We want you to have a strong financial future. In fact, we are committed to helping our members achieve their financial goals and support them along the way with the products and services we offer. But what steps should you take to get there? It can often seem overwhelming to think about the future, especially when you start thinking about money. To help, we identified five steps everyone can take to improve their finances.
Don’t Ignore Your Money
Money can be stressful and confusing. Whether you feel you aren’t making enough money, have too much debt, or simply don’t have time to deal with it, we get it. Fortunately, it doesn’t have to be stressful and confusing. The best way to get a handle on it is to address it head on and if something doesn’t make sense or you don’t know what to do, look for advice. With countless blogs, books and websites, the answer is out there, you just need to do the research.
Create a Budget
Having a budget is one of the best things you can do for your financial future. Knowing how much money you make and how much your fixed expenses are will let you know how much disposable income you truly have. To start on a rough budget, look back at the previous month and see how much money you actually made (money that was deposited into your bank account). Next, add up your bills that you have to pay every month. Lastly, add up all the money you spent in addition to your bills (meals, entertainment, etc.). If your expenses are more than your income, you need to cut back somewhere, or you need to make more money. Just doing this exercise will help you understand how much money you truly are spending.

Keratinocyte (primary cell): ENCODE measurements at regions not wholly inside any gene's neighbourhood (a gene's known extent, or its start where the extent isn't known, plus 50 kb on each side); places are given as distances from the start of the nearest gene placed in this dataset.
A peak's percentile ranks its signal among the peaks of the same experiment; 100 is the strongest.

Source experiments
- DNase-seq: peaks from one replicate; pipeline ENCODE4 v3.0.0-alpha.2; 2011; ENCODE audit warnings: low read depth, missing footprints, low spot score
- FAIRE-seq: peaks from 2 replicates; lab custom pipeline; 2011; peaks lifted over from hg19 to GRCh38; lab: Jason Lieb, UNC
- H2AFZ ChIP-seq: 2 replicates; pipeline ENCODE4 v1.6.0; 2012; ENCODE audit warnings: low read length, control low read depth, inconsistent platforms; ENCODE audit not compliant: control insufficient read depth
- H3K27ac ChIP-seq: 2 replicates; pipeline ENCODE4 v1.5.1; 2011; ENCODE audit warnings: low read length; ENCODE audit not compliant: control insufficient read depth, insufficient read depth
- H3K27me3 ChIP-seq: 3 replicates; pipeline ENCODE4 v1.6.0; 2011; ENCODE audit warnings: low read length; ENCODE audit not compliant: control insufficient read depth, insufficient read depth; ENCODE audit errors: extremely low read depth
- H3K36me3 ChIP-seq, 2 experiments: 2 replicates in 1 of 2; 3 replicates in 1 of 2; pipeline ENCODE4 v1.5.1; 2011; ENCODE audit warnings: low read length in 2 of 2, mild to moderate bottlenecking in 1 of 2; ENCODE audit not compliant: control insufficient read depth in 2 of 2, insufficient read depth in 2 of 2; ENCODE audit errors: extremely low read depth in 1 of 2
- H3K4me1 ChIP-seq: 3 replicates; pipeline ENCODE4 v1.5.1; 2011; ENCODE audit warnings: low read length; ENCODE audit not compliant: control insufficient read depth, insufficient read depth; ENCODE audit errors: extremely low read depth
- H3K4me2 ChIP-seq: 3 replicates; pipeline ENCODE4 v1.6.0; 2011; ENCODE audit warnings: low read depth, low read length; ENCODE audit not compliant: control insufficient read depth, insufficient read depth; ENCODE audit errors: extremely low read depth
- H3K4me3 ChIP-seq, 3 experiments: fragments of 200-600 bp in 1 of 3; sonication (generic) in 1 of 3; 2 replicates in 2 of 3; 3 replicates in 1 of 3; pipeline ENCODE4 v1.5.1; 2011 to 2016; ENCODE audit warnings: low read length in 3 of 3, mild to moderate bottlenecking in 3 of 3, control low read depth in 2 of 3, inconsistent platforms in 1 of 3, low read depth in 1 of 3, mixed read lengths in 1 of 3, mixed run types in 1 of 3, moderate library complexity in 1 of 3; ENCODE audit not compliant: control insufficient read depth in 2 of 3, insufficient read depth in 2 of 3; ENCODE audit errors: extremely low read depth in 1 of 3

Debt is unavoidable. Whether its student loans, car loans or a mortgage, taking on some form of debt is usually necessary. With that said, avoid bringing on too much debt, especially credit card debt. Credit cards can be great for paying for larger purchases that you don’t have the money for immediately, but it’s important to keep the balances low on those credit cards. If you do need to use them, try to pay the credit card off every month. If you can’t pay it off in a month, make a plan to pay it off as quickly as possible. It’s easy to just make the minimum payment, but interest on that can add up quickly, costing you a lot more money in the long run.
Know Your FICO Score
Knowing your FICO score will allow you to take steps to improve it. If your credit history includes late payments or high credit card balances, it might be lowering your FICO score. This could make you less attractive to lenders, who use this information to determine your ability to repay the money they are lending you. The higher the risk, the higher the interest rate you will get, costing you more money.
Start with an emergency fund – ideally 2-3 times your monthly expenses. From there, start putting away money in an IRA or an employer sponsored retirement plan (like a 401k or 403b), especially if your employer offers a contribution match on some of those funds. If at all possible, max out your yearly contribution to your retirement plan. Make saving money a habit and something you do every month. Whether it’s a set dollar amount or a percentage of your income, make it happen. Even just a little money every month can add pretty quickly over time.
If you have additional questions or are interested in knowing how we can help you create a stronger financial future, give us a call at 800-835-3400. We would love to answer your questions and help you on your financial journey!